Jul 21, 2014

[Movies] Dawn of the Planet of the Apes (2014)

Tobie and I had rather enjoyed the 2011 reboot movie, Rise of the Planet of the Apes. Despite it having James Franco in it, the movie was quite the powerful tale and it became one of the key examples of why Andy Serkis deserves an Oscar. But as fun as the movie had been and the way it had ended, I never really expected them to seriously consider a sequel. But here we are talking about that very movie.

Dawn of the Planet of the Apes was positioned as a direct sequel to that same movie, which is a good thing since it shows we're all ignoring the strange 2001 remake by Tim Burton.

Admittedly I didn't pay too much attention to the development of this movie. There are quite a number of movies that are dominating the media conversations and this one just sort of slipped by the radar. Thus without having seen too many trailers and reading potential spoilers about the plot, I was generally passive about wanting to watch the movie or not. But given the recent rotating power outages in the city after Typhoon Glenda, we found ourselves trying to beat the heat in a cinema. And it was totally worth it.

Synopsis: Dawn of the Planet of the Apes is a 2014 sequel to the 2011 reboot movie. This time around it was directed by Matt Reeves with a screenplay by Mark Bomback, Rick Jaffa, and Amanda Silver.

It has been over 10 years since the events in Rise of the Planet of the Apes and the ALZ-113 virus has spread across the world, killing most of humanity. Meanwhile Caesar (Andy Serkis) and his apes have created a new home for themselves in the Muir Woods. Beyond creating homes and using tools, the apes have continued to develop their sign language as a means of communication and a code of conduct that boils down to the single commitment related to apes not taking the life of other apes.

But things change when Caesar's son, Blue Eyes (Nick Thurston), and Rocket's (Terry Notary) son, Ash (Doc Shaw), encounter a human survivor in the woods. Carver (Kirk Acevedo), the human, shoots Ash out of panic and this eventually brings Caesar and the other apes just as the rest of the survivors gather around Carver. Caesar manages to keep the peace and orders them to go away without loss of life, but also orders Koba (Toby Kebbell) to follow the humans. Thus they discover that there's a small community of genetically immune human survivors still living in San Francisco. And their primary interest in the Woods is to gain access to the hydroelectric power plant and find a way to restore power to parts of the city.

First off, we can't ignore the importance of CGI in a movie like this in order to bring the various ape characters to life. And I know that every year there's going to be that movie that really stands out in this regard, I will make the cliche statement about how the movie technology here was just amazing. The animation has really reached a point where the apes were just so amazingly lifelike, plus there's the emotional value provided by all the micro-expressions and other details that really added to the already great motion-capture performance by the cast. I doubt this movie alone will convince the Academy to at least get Serkis a nomination just yet, but one can hope, I suppose.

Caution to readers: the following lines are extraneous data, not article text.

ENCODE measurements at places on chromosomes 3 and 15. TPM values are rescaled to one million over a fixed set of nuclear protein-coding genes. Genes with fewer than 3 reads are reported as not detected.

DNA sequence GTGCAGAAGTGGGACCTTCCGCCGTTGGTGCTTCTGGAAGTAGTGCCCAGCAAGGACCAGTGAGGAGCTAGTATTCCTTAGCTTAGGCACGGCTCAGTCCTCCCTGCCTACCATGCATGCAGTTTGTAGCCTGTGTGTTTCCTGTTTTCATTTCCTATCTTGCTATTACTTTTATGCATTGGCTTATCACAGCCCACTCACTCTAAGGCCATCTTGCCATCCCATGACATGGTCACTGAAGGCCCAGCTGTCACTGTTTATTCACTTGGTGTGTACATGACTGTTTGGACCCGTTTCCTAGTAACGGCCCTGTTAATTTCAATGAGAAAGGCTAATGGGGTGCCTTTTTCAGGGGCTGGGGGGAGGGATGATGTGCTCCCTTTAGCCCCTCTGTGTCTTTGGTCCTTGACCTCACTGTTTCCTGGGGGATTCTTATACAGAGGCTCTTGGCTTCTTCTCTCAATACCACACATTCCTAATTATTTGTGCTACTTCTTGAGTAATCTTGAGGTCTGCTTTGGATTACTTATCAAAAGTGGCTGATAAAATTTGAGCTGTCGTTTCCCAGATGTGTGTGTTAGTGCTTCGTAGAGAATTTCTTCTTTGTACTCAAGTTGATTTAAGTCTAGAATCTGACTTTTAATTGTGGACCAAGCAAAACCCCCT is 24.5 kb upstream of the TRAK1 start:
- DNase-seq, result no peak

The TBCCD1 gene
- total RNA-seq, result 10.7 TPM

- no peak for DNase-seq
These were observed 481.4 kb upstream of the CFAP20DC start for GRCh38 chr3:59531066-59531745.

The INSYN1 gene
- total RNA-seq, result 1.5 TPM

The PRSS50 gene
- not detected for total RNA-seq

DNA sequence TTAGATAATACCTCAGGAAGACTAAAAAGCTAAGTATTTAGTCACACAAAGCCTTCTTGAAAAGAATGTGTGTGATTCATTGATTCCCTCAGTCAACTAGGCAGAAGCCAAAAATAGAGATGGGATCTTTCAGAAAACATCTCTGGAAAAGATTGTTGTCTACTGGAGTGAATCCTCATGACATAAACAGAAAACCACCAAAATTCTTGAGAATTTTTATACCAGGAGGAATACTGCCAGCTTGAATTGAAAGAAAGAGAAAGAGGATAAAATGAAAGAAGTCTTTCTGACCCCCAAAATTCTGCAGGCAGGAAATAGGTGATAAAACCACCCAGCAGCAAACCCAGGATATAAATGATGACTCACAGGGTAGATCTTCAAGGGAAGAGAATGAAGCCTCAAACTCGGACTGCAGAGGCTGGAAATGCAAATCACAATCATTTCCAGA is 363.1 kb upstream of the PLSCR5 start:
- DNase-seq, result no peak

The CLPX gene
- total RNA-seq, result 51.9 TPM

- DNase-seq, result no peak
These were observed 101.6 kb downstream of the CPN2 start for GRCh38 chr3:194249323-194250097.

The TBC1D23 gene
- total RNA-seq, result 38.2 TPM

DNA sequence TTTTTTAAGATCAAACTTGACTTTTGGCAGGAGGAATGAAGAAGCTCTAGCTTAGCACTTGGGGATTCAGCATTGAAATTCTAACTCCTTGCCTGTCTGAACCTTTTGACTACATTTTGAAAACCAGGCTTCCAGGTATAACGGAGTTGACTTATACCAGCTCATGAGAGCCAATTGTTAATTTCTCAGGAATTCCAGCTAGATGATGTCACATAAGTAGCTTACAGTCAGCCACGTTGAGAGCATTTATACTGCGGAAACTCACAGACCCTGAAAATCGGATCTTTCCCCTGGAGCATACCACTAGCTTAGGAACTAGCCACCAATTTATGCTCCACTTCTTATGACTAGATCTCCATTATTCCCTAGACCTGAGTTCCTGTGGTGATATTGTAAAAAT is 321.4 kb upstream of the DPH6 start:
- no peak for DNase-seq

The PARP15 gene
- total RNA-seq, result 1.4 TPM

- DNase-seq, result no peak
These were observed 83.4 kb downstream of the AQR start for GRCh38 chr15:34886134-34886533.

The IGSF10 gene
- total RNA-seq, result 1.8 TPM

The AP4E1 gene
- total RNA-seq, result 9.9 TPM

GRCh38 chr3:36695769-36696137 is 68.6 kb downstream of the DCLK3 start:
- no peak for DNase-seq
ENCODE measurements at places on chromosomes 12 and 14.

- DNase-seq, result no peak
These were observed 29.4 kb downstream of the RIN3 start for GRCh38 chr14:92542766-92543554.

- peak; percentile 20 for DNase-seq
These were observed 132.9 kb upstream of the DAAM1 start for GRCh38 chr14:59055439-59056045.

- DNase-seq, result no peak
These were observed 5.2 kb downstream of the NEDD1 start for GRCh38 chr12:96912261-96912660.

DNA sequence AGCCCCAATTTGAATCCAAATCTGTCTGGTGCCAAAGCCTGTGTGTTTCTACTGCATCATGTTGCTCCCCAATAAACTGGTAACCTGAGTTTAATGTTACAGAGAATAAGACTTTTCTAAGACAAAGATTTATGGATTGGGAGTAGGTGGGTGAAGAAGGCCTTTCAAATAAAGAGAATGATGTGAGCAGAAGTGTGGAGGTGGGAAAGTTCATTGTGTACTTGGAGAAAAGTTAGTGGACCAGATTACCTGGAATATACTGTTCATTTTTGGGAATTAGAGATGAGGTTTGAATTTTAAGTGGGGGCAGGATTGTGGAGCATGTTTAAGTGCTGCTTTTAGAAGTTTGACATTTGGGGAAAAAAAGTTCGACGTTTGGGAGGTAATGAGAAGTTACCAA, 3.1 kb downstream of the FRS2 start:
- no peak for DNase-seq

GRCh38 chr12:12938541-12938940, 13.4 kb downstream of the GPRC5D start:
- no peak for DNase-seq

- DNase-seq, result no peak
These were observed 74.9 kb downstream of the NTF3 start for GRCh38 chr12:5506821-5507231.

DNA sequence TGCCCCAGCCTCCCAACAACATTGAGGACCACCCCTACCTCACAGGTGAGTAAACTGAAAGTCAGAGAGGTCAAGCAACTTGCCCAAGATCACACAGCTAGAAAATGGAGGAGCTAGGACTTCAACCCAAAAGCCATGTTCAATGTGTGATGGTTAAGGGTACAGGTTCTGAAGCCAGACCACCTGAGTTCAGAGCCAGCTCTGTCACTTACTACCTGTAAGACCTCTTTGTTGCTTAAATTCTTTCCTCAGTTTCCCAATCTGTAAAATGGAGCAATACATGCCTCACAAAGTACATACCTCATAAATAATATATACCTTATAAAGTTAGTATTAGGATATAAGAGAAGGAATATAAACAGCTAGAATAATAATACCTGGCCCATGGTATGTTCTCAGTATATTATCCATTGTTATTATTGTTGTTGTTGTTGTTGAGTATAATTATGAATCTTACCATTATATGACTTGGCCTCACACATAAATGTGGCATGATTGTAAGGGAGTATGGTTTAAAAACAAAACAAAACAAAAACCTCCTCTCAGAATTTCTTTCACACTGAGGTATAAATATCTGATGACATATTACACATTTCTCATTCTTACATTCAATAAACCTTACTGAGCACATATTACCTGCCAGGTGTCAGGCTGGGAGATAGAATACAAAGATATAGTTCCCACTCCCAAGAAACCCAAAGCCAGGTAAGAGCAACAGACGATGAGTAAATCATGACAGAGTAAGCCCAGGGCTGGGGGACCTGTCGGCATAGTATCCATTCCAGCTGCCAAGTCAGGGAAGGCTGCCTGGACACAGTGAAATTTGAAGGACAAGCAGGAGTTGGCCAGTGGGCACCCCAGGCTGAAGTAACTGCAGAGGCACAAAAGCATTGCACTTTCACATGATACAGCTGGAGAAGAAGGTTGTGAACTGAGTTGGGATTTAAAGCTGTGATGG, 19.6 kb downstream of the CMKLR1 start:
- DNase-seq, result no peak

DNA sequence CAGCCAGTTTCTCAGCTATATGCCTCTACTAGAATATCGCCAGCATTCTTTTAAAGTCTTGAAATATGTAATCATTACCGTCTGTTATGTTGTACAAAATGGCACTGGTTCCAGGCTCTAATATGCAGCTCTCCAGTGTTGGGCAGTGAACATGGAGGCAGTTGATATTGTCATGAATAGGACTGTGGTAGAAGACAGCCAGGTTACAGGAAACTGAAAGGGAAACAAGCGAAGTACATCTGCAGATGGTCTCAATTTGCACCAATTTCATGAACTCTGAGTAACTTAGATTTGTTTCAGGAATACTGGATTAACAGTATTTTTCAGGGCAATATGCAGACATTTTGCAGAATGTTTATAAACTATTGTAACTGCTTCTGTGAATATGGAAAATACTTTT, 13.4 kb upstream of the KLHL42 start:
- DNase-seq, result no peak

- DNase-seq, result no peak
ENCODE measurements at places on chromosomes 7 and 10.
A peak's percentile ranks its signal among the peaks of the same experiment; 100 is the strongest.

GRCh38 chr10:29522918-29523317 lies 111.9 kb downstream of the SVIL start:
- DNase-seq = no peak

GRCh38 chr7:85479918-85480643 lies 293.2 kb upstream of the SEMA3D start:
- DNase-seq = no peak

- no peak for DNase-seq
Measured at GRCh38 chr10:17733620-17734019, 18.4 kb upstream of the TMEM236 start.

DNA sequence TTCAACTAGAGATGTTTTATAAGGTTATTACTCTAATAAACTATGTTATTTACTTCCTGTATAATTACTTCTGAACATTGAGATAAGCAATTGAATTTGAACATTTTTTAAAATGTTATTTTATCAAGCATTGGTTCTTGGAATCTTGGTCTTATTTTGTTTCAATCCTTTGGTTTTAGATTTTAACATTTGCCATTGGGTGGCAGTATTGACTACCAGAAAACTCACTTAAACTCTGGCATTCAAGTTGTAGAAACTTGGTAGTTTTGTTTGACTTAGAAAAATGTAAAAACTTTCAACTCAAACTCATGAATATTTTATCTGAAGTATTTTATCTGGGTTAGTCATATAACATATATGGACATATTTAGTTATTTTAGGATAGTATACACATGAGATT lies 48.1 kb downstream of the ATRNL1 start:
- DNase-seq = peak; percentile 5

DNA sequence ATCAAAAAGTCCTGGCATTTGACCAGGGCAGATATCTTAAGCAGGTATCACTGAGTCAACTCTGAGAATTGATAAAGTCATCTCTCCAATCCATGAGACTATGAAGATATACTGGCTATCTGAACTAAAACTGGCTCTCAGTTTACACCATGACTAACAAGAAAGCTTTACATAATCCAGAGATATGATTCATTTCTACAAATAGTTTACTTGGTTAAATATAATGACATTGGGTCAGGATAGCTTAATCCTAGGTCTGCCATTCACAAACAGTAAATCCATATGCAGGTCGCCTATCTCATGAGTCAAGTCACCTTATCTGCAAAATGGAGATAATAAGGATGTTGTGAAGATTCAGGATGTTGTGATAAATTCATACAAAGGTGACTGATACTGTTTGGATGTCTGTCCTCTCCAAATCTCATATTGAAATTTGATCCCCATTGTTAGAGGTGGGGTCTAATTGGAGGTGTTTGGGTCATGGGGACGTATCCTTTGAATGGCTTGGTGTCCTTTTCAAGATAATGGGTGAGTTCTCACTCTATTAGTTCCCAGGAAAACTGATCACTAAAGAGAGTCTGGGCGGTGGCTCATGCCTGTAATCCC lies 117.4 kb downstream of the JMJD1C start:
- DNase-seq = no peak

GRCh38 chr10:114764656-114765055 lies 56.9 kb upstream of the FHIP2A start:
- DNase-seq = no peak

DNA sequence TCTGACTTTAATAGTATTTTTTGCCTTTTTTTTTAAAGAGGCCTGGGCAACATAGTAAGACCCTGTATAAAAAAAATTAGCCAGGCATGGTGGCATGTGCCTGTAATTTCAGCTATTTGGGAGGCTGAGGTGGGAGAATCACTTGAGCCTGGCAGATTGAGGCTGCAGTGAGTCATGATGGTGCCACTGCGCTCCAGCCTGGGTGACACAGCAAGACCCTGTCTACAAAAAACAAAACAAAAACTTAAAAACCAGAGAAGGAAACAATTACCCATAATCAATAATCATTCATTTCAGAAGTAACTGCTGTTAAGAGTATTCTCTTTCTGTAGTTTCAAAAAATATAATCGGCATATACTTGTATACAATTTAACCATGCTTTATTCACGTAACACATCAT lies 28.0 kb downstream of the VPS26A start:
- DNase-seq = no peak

Plus apes riding horses. If there is no other image that should jar anyone into the need to accept that these apes aren't at all typical, then this is the image that dispel all that. Again, we had apes of different kinds riding horses. It was cooler than I had initially expected.

This is not to say that the supporting human cast didn't perform well either. Jason Clarke appears to be doing rather well for himself since I last remember seeing him in Zero Dark Thirty. Among the human characters, he certainly had the most prominent role and had a lot to account for in this movie. And he delivered quite admirably, for the most part and I sincerely enjoyed him in this movie. You can't really go wrong with Gary Oldman for that matter, and in this movie he was pretty much his same character in the Batman movies.

That leads us to where the movie really shines - the story. As much as the first movie in this particular iteration of the franchise was decently fun, this movie really took things to a whole different level. And while there was still some lingering fanboy fun factor to be had in determining the parallels between this movie and the older ones that had come before, things also had a more serious tone that still felt wholly appropriate to the overall atmosphere of the movie. And major credit to the director for managing to sell us on a story that was primarily focused around the ape's new society more than anything else. This involved a fair amount of subtitles and the odd verbalization here and there, but those factors in now way too anything away from the emotional message of the film.

The movie has a lot going for it - a good amount of action, a fair amount of drama, some well-written dialog and all the other good stuff. The story had the right balance of complexity that kept things interesting and fresh without becoming too much of a headache for younger audiences and such.

Dawn of the Planet of the Apes is a great continuation of this reboot franchise and in many ways better than the movie that had preceded it. It was more than worth catching it on the big screen, although probably different reasons than you think. Thus it gets a full 5 community problems among the apes out of a possible 5.


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